Handling objections in a deposition can be tricky. Some objections are subject to “use it or lose it.” Others aren’t waived even if you fail to raise them in the heat of the moment. Here’s a run down on objections during depos under California law.
Objections during the taking of an oral deposition are governed by CCP §2025.460. The big “use it or lose it” objections are those based on privilege or work product protection; these objections are waived unless they are timely made during the deposition. CCP §2025.460(a); Evid C §912(a) (privilege waived by failure to claim it when holder has legal standing and opportunity to claim it).
In addition, the “use it or lose it” rule applies to certain errors and irregularities that might be cured if promptly presented. The following are waived unless you make a specific objection to them during the deposition (CCP §2025.460(b)):
Objections to manner of recording. If you arrive at the deposition and find something amiss in the manner of its recording (e.g., testimony to be video recorded without notice or prior agreement) promptly object on the record in a brief preliminary statement before the examination begins. See CCP §2025.330(b). The deposition then proceeds subject to the objection, unless you or the deponent demand that the deposition be suspended to permit a motion for a protective order to be made under CCP §2025.470. But beware, the grounds for the motion for protective order are that the examination is being conducted in bad faith or in a manner that unreasonably annoys, embarrasses, or oppresses the deponent or a party, and you’ll also have to state facts in a supporting declaration that show a reasonable and good faith attempt at informal resolution of the issues in dispute. CCP §2025.420.
Objection to deposition officer. You should object to the qualifications of the deposition officer before the deposition begins, or as soon as the objection becomes known or could be discovered with reasonable diligence. Otherwise, the objection is waived. CCP §2025.320(e). The deposition officer’s financial interest in the action or status as a relative or employee of an attorney or a party are grounds for the objection. See CCP §2025.320(a). Because generally a deposition notice doesn’t identify the reporter by name, you may not be able to formulate an objection to the deposition officer until the time of the examination, or after the examination has been completed. If grounds for objection to the deposition officer are discovered at the deposition, put the objection on the record. See CCP §§2025.320(e), 2025.460(b). The testimony is then taken subject to the objection, and the court can later rule on the merits of the objection. CCP §2025.460(b). If you believe the ground for objection is so serious that the deposition shouldn’t proceed, demand that the deposition be suspended to seek a protective order. CCP §2025.460(b).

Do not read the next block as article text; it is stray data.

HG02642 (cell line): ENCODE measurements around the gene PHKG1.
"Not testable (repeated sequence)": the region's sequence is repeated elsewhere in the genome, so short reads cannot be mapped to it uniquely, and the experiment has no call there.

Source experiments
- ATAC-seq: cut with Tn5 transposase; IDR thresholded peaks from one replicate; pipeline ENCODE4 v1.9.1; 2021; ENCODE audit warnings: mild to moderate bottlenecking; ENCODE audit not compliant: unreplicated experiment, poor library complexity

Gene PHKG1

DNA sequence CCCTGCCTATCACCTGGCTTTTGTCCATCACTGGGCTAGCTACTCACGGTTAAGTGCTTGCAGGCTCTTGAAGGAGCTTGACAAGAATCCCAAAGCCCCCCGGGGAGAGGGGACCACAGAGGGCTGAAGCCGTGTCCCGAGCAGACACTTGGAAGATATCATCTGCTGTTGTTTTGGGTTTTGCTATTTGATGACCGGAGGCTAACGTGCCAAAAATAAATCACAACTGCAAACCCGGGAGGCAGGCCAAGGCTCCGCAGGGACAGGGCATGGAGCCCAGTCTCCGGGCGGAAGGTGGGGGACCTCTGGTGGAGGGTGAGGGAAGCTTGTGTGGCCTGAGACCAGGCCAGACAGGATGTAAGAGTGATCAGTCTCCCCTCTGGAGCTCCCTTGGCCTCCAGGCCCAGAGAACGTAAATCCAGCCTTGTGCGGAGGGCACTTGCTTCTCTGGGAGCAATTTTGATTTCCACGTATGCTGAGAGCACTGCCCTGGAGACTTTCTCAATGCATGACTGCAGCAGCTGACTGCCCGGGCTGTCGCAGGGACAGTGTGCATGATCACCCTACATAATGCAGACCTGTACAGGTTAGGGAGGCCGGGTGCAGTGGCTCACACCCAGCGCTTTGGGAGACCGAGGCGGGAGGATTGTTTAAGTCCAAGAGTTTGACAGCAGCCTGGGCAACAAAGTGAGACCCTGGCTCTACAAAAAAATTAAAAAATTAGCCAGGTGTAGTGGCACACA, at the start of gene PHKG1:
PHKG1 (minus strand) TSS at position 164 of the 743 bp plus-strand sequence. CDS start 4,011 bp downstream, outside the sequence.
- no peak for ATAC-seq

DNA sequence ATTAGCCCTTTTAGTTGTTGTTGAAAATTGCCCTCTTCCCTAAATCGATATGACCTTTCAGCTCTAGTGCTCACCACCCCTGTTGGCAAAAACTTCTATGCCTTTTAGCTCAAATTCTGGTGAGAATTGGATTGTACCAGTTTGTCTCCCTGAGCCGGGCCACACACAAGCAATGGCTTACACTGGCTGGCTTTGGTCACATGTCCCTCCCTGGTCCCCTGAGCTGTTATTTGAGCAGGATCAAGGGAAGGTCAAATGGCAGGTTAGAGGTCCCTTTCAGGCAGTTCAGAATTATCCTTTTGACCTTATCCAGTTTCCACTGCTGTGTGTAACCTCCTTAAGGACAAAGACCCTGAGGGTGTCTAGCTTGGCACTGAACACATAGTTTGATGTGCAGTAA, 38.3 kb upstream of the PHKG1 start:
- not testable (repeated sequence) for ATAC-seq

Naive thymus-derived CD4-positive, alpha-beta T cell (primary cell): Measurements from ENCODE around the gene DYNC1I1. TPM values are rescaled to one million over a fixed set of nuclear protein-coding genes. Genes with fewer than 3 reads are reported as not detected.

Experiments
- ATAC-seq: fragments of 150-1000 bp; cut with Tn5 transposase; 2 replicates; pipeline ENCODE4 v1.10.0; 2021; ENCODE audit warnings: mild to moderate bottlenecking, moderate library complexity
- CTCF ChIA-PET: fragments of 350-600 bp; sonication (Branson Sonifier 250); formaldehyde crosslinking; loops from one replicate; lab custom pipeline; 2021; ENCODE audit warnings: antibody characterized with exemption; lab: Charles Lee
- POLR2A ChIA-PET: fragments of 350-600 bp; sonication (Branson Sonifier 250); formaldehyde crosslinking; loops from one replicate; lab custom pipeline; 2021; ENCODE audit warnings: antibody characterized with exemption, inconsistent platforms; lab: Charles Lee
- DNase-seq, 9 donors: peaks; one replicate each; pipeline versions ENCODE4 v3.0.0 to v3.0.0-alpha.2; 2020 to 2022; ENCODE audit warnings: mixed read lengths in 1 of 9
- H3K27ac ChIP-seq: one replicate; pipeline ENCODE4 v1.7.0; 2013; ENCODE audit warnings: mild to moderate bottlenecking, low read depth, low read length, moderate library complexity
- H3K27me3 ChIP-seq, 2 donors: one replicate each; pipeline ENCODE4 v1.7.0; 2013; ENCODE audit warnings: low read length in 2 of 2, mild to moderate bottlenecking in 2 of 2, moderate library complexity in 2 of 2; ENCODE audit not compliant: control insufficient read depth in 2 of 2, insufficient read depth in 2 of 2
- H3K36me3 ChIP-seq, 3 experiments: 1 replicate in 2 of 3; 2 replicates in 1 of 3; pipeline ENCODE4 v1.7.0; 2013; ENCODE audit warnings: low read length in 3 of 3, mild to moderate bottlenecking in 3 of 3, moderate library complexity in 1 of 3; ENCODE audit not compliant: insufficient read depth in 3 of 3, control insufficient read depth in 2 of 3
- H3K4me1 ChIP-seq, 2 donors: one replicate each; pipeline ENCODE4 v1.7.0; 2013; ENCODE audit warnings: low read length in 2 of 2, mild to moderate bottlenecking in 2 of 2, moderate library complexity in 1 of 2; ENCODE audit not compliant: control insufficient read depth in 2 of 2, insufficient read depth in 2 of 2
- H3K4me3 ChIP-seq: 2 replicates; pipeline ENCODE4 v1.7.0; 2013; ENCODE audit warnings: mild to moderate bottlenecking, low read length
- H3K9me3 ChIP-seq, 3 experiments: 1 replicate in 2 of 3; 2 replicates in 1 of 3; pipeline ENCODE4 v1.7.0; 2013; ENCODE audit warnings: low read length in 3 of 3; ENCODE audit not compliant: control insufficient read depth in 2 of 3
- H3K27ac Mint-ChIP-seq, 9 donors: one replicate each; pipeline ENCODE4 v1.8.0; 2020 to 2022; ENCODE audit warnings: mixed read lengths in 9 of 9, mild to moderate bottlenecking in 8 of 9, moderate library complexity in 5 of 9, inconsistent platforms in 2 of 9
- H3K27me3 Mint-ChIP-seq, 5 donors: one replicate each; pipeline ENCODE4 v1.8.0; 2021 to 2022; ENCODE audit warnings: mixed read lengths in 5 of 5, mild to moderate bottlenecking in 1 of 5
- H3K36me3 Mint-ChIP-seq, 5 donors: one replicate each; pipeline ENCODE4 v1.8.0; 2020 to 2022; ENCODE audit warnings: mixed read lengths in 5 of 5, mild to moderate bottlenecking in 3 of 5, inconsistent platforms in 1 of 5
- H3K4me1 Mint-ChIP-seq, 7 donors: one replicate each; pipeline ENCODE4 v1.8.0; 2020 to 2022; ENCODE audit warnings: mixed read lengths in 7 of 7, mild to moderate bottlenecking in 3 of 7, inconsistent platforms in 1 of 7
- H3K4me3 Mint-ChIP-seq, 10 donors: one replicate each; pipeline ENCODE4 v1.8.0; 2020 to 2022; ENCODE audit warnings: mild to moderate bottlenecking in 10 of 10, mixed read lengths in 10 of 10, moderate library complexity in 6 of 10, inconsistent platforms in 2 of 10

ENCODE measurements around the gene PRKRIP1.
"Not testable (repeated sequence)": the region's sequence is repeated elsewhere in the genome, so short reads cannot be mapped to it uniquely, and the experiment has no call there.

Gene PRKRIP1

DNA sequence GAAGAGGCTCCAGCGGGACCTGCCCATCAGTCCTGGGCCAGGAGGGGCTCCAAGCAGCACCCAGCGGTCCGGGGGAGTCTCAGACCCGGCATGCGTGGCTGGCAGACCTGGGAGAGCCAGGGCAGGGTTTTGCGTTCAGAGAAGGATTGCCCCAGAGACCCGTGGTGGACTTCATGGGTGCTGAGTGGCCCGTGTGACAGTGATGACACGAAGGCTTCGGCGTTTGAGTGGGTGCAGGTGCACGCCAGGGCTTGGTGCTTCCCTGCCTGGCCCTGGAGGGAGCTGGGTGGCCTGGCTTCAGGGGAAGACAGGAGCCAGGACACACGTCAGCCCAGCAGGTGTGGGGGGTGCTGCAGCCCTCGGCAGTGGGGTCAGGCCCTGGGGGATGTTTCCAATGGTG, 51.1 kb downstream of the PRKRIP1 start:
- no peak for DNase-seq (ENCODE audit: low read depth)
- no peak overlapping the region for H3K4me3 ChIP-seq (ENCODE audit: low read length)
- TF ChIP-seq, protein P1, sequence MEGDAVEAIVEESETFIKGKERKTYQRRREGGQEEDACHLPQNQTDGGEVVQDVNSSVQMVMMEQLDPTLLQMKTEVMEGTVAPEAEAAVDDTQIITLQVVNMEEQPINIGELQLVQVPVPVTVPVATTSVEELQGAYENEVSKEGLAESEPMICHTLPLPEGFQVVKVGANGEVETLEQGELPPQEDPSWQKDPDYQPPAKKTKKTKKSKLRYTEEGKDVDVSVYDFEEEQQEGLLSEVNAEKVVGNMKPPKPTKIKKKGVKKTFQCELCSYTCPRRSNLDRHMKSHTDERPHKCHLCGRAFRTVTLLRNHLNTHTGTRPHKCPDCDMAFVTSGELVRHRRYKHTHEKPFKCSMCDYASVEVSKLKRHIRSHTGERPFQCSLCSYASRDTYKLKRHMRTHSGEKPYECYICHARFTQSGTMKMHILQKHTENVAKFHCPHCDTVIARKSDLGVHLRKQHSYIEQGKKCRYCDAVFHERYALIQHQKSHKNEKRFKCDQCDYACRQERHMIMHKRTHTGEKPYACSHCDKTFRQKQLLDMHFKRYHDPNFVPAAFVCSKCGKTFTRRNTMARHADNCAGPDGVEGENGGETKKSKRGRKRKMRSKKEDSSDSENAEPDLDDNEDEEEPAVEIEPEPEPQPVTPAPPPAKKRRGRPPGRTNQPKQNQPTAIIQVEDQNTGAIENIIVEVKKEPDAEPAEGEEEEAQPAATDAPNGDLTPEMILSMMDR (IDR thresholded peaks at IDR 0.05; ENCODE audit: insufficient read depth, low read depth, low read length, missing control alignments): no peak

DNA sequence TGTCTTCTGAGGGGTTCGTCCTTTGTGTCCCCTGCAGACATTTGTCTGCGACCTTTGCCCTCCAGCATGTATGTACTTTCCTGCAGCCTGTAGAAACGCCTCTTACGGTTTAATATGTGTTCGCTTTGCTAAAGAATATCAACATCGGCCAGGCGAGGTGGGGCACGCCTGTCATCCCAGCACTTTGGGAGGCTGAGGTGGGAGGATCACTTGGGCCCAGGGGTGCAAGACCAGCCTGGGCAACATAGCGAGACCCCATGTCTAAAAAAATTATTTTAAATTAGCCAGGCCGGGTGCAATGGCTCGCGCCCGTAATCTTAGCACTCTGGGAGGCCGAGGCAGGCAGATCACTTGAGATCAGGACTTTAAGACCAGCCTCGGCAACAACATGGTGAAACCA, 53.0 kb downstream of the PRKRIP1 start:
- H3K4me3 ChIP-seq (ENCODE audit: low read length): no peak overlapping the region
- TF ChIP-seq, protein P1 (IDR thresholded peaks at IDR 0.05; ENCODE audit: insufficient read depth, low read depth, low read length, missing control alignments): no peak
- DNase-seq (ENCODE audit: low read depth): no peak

Objections to questions seeking privileged information. You always need to be alert to questions calling for information that is privileged or otherwise protected, and make a specific, timely objection to avoid any disclosure that constitutes a waiver. CCP §2025.460(a). Failure to object to the discoverability of privileged material at a deposition generally constitutes a waiver of the privilege. CCP §2025.460(a).
Objections to form of question. If a stipulation to which attorneys frequently agree is in effect, i.e., reserving all objections except to the form of the question, you have the limited task of identifying and objecting to defects in the form of the questions. Objections to the form of the question include that it is
- calls for speculation,
- asked and answered,
- calls for privileged information,
- not reasonably calculated to lead to discovery of admissible evidence,
- harassing and oppressive,
- incomplete hypothetical,
- calls for hearsay, and
- leading (if not an adverse witness).
In the pressure-filled deposition room, it is often difficult to grasp all the implications of a question, as well as to assess whether the trial judge might later rule that the matter could have been cured had an objection been timely made during the deposition. Err on the side of caution: make an objection rather than risking a waiver by saying nothing.
For everything you need to know about taking and defending depositions, including making objections, turn to CEB’s California Civil Discovery Practice, which includes a handy, laminated Checklist of Objections — a very helpful reference in the depo room!
This material is reproduced from CEB Blog entry, I Object! Know What Objections to Make at a Deposition, CEB Blog (March 12, 2012 http://blog.ceb.com/2012/02/22/i-object-know-what-objections-to-make-at-a-deposition/). Copyright 2012 by the Regents of the University of California. Reproduced with permission of Continuing Education of the Bar - California. For information about CEB publications, telephone toll free 1-800-CEB-3444 or visit our Web site, CEB.com.